WVU study finds that LGBTQ people face barriers to health, especially in rural areas | WVU today

LGBTQ people may face unique barriers to health, according to a new study by Zachary Ramsey, a PhD student at the WVU School of Public Health. Interviewing researchers and doctors, Ramsey identified four pressing health issues facing sexual and gender minorities: discrimination, heteronormativity, health system barriers, and the interconnectedness of physical, mental, and social health. His findings appear in the Journal of Gay and Lesbian Social Services.
(WVU photo)

During the month of pride, it is easy to find rainbow-colored health and wellness products – from bandages, to mouthwashes, to fitness trackers – in stores or online. But actual health care that meets the needs of members of the LGBTQ community can be more difficult to obtain.

New qualitative research of Zachary Ramsey – PhD student in University of West Virginia School of Public Health– suggests that sexual and gender minorities may face unique barriers to health care, especially in rural areas.

His discoveries appear in Magazine for social services for gays and lesbians.

“Research on sexual and gender minorities is growing rapidly, but mainly in large urban centers,” he said. “There are many differences between urban and rural populations for the general population, so it is logical that there will be many differences between urban and rural LGBTQ individuals. Without more research specifically on LGBTQ individuals in rural areas, these differences will not be known, and LGBTQ center policies and programming in rural areas can only be used by the urban population for guidance.

Ramsey’s study is the first of its kind to examine researchers’ views on the health needs of LGBTQ individuals.

He interviewed five researchers studying the LGBTQ population. The researchers have taught at universities in California, Michigan, Pennsylvania and Texas.

He also spoke with five doctors who practice in the Appalachian regions of Pennsylvania, Virginia and West Virginia.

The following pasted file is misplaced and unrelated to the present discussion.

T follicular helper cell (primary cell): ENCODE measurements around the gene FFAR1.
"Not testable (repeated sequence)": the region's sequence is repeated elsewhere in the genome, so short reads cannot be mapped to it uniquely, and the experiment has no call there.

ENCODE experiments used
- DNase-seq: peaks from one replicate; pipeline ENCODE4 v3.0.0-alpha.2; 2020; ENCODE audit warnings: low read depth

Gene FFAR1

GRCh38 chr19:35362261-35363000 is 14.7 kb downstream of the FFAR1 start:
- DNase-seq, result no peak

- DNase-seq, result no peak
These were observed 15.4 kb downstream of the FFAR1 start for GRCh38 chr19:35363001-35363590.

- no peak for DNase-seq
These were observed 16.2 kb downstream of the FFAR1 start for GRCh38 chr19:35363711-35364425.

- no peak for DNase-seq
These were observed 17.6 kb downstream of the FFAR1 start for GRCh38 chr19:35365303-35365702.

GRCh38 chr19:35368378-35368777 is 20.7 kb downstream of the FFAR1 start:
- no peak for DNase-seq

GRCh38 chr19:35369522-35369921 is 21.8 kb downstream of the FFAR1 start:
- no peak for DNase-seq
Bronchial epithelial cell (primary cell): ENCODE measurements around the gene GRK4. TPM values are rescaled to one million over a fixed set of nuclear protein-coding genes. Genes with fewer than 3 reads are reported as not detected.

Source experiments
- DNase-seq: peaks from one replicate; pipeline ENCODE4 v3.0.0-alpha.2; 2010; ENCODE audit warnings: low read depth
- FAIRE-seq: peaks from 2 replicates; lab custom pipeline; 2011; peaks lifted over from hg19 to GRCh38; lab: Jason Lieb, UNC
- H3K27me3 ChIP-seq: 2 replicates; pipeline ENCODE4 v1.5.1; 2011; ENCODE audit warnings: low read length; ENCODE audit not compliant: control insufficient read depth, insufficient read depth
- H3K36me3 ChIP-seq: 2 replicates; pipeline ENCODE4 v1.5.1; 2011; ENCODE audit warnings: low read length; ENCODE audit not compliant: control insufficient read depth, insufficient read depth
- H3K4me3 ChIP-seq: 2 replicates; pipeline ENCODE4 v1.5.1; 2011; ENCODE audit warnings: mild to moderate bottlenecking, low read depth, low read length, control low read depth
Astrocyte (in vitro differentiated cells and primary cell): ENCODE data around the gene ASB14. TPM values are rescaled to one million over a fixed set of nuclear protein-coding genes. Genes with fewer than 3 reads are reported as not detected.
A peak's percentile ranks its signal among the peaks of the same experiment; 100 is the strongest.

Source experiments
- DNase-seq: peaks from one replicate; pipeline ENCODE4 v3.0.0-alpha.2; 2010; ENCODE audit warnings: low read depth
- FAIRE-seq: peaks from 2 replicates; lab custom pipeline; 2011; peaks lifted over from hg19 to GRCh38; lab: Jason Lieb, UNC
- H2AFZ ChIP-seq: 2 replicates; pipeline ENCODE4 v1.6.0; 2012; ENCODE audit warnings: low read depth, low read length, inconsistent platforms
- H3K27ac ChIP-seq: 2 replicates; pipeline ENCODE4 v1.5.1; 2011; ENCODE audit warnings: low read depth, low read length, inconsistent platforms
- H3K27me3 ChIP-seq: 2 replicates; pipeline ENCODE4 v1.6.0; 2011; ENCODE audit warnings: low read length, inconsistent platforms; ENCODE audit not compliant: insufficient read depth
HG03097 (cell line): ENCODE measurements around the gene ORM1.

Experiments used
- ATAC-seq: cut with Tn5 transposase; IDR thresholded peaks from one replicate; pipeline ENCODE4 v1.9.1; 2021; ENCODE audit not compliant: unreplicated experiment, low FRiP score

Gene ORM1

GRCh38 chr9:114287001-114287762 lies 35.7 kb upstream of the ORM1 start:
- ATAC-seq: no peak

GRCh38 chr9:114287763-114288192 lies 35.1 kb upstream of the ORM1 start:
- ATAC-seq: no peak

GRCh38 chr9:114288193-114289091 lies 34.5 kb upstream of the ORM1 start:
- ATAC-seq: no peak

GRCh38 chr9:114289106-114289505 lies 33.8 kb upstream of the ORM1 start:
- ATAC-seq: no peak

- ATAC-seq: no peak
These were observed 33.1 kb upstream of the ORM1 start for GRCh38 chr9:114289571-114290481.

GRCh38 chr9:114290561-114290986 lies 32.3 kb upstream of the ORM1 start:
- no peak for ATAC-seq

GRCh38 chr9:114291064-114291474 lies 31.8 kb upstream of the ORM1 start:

“Interviewing researchers and providers allows surveys of the population with a much smaller sample size, as each researcher and provider can talk to multiple LGBTQ individuals, while an LGBTQ individual who is not a supplier or researcher can only talk about experience. its as an individual, “he said.

Eeach interview included open-ended questions about the priority health needs of sexual and sexual minorities.

For example, Ramsey asked each participant what they thought were the most pressing health issues facing the LGBTQ community.

Four questions dominated the participants’ answers:

  • The interrelationship of physical, mental and social health.
  • The harm that causes discrimination.
  • Heteronormativity or the belief that heterosexual and gender identity is the only “normal” one.
  • Barriers in the health care system, such as insurance plans that do not cover the necessary treatment and health care providers that are not trained to deal with LGBTQ issues.

These questions may seem abstract, but their implications for LGBTQ individuals are anything but.

For example, “having a heteronormative worldview puts a lot of pressure on the patient to reveal information when the provider doesn’t ask the right things or make assumptions,” Ramsey said.

Imagine a 45-year-old patient who was born a woman, identifies as a man, but has not undergone gender reassignment surgery. Mammograms could reduce the risk of dying from breast cancer, but he may not get them if his doctor accepts that he is a gendered man and underestimates the risk of breast cancer.